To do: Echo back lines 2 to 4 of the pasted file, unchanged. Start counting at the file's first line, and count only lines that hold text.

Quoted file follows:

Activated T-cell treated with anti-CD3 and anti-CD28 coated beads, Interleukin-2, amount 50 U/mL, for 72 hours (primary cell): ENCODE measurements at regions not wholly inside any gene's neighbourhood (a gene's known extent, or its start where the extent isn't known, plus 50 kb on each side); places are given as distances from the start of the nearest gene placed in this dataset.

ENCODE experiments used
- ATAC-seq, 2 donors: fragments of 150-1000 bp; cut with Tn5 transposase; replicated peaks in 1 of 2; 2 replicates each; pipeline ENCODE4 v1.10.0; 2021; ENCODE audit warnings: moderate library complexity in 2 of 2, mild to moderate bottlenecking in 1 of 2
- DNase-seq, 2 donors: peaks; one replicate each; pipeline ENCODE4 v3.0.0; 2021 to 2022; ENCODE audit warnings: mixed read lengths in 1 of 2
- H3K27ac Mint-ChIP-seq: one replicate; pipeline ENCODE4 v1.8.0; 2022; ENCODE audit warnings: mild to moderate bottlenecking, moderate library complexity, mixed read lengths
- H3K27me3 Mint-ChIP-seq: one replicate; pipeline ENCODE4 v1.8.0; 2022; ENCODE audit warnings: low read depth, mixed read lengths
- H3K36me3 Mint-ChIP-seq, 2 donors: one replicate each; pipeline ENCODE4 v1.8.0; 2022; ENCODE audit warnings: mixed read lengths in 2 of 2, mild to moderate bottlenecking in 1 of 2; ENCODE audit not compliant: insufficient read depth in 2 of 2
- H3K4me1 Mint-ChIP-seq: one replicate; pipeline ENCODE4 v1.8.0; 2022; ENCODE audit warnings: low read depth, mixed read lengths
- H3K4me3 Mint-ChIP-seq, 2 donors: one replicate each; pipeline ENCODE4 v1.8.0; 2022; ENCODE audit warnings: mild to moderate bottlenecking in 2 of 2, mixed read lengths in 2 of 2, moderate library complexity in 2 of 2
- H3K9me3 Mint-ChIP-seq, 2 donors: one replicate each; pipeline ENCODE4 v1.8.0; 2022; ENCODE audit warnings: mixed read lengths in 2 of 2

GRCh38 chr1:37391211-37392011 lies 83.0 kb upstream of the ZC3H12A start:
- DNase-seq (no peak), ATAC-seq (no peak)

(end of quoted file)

ENCODE experiments used
- ATAC-seq, 2 donors: fragments of 150-1000 bp; cut with Tn5 transposase; replicated peaks in 1 of 2; 2 replicates each; pipeline ENCODE4 v1.10.0; 2021; ENCODE audit warnings: moderate library complexity in 2 of 2, mild to moderate bottlenecking in 1 of 2
- DNase-seq, 2 donors: peaks; one replicate each; pipeline ENCODE4 v3.0.0; 2021 to 2022; ENCODE audit warnings: mixed read lengths in 1 of 2